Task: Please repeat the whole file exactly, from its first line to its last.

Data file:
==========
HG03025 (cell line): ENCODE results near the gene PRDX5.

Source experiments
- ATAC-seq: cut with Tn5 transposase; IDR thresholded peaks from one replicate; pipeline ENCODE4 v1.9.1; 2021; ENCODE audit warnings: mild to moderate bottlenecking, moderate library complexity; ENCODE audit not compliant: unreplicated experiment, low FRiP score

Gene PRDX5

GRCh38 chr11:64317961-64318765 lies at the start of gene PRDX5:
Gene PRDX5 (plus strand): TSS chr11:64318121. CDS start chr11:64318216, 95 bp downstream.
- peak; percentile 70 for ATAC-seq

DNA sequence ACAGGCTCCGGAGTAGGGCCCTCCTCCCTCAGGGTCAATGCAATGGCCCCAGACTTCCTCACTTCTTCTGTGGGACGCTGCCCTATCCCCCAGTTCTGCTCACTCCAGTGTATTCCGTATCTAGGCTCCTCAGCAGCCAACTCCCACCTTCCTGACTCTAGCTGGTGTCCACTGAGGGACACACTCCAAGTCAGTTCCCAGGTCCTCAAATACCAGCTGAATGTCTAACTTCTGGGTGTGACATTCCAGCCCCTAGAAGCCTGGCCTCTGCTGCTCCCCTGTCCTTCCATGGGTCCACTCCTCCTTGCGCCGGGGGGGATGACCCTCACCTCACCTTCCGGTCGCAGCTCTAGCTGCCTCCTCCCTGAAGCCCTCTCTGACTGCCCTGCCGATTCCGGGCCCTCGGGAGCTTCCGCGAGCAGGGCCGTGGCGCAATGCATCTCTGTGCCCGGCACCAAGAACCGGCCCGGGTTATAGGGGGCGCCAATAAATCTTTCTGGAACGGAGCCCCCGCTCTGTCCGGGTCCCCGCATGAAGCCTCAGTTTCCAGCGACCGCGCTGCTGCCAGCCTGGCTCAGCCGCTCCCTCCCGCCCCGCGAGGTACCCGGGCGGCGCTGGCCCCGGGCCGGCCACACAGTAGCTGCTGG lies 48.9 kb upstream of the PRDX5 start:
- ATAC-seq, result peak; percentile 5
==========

HG03025 (cell line): ENCODE results near the gene PRDX5.

Source experiments
- ATAC-seq: cut with Tn5 transposase; IDR thresholded peaks from one replicate; pipeline ENCODE4 v1.9.1; 2021; ENCODE audit warnings: mild to moderate bottlenecking, moderate library complexity; ENCODE audit not compliant: unreplicated experiment, low FRiP score

Gene PRDX5

GRCh38 chr11:64317961-64318765 lies at the start of gene PRDX5:
Gene PRDX5 (plus strand): TSS chr11:64318121. CDS start chr11:64318216, 95 bp downstream.
- peak; percentile 70 for ATAC-seq

DNA sequence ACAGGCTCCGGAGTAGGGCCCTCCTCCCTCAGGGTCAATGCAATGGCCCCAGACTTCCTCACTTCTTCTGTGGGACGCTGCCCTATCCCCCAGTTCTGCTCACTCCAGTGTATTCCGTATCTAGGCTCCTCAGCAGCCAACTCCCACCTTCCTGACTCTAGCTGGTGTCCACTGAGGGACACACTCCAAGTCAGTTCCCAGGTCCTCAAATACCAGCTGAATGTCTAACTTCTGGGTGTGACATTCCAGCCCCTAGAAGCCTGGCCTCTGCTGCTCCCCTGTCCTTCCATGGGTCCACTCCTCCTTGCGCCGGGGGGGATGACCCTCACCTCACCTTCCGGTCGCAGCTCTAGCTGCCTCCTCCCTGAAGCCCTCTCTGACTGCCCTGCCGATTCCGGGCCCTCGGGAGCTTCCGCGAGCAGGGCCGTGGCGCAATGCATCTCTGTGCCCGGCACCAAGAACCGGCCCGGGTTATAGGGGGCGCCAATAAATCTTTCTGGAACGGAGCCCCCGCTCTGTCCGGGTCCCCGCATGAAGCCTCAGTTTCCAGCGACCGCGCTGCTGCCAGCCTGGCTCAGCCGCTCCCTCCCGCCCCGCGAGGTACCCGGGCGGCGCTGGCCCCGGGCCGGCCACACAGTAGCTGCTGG lies 48.9 kb upstream of the PRDX5 start:
- ATAC-seq, result peak; percentile 5